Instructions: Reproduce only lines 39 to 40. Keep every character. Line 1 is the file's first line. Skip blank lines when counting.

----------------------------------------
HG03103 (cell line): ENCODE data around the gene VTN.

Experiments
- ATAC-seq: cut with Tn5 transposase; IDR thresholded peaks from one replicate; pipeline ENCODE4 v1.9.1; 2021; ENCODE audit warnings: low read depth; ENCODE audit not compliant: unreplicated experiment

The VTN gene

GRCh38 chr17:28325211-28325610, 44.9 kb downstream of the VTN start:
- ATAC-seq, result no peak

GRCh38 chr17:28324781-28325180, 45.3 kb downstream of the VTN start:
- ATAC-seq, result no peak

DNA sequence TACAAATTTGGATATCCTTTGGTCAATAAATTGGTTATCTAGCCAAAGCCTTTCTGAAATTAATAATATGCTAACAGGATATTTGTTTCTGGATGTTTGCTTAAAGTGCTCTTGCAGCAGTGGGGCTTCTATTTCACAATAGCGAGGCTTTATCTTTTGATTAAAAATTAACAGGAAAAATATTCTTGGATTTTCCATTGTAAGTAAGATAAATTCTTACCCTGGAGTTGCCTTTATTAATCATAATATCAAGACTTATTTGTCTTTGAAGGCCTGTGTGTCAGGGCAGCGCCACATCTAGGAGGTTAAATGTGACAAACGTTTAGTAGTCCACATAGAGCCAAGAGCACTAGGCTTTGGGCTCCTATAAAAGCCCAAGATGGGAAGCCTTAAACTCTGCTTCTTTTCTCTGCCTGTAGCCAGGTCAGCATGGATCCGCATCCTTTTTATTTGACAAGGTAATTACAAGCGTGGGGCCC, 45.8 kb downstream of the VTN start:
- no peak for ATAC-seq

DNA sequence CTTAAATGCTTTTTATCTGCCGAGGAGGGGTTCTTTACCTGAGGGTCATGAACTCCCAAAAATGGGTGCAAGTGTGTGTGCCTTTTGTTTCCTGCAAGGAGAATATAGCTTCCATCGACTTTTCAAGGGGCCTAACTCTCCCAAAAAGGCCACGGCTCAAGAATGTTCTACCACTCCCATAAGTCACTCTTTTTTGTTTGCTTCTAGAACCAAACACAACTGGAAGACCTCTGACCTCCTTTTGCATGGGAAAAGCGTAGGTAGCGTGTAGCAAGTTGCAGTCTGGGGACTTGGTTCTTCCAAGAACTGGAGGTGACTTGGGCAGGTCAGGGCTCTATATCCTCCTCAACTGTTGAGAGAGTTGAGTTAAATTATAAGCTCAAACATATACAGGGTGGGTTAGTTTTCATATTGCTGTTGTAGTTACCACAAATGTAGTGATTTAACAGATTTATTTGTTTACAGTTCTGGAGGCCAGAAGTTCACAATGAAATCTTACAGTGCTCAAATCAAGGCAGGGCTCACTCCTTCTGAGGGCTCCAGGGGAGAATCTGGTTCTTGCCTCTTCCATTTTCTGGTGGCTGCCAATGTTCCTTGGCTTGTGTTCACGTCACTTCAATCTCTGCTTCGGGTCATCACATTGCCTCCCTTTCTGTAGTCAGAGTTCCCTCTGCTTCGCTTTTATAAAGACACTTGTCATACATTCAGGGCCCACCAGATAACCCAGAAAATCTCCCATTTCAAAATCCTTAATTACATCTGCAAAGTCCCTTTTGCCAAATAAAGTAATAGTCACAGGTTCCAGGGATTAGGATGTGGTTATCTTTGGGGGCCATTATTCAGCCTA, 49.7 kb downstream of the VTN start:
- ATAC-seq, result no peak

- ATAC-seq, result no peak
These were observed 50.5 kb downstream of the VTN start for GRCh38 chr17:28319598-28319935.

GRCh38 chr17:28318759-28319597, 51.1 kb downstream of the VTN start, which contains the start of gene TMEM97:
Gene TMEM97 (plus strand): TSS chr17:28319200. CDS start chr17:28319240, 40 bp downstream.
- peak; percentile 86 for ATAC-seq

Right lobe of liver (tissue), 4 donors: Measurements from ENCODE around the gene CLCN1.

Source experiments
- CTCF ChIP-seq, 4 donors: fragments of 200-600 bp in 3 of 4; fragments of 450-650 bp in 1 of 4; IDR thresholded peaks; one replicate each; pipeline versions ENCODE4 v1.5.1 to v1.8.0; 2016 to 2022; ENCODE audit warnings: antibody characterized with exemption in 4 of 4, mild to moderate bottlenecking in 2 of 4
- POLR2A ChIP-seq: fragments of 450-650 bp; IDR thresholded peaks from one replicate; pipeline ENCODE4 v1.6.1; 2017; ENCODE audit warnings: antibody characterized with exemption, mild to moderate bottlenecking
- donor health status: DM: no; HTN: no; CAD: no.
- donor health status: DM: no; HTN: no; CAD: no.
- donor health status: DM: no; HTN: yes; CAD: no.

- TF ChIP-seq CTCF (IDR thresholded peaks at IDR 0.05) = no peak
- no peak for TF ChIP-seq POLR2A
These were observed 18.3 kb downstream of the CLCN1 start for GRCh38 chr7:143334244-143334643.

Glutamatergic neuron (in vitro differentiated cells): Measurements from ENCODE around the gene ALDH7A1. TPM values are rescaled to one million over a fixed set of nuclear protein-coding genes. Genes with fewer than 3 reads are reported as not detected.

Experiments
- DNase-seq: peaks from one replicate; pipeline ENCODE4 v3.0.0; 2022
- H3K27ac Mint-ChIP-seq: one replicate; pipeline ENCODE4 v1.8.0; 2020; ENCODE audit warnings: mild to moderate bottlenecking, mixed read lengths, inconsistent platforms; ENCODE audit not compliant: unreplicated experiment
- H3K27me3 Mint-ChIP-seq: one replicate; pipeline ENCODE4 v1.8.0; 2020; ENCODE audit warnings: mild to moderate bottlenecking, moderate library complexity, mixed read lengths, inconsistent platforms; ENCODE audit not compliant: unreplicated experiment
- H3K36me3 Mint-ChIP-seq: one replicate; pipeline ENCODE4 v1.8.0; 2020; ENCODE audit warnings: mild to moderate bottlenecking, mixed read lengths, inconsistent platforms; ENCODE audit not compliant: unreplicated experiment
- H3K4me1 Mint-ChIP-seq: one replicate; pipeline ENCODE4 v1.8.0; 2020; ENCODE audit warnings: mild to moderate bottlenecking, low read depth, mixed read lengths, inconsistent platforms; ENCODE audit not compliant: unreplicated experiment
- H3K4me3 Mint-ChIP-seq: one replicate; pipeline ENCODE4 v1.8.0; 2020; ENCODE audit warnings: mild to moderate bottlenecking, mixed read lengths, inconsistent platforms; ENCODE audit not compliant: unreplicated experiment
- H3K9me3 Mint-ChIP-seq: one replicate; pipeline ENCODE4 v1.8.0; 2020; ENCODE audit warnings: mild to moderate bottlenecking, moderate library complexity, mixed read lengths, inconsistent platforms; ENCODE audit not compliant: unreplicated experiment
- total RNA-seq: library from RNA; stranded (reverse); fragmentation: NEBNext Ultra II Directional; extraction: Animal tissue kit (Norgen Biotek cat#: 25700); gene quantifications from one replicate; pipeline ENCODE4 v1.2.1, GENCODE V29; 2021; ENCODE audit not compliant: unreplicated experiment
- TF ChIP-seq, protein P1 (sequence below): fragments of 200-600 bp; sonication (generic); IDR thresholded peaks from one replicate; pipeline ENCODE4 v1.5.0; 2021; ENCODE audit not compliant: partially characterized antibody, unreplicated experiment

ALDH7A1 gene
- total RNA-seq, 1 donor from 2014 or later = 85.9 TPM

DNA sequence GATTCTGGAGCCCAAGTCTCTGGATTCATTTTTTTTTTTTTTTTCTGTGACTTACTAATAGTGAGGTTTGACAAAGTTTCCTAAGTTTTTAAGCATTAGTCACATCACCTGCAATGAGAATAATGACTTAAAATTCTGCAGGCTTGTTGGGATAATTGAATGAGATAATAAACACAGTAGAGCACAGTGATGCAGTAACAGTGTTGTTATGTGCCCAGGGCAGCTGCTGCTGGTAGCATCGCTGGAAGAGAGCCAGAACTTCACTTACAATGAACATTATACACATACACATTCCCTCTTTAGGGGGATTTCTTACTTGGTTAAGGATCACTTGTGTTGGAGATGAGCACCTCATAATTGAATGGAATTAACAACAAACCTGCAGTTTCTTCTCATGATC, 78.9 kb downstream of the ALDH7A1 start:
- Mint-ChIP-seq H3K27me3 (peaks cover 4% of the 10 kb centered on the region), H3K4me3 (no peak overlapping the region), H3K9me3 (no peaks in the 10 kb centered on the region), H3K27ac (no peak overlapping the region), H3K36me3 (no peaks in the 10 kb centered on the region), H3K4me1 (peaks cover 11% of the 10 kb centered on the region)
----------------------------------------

ALDH7A1 gene
- total RNA-seq, 1 donor from 2014 or later = 85.9 TPM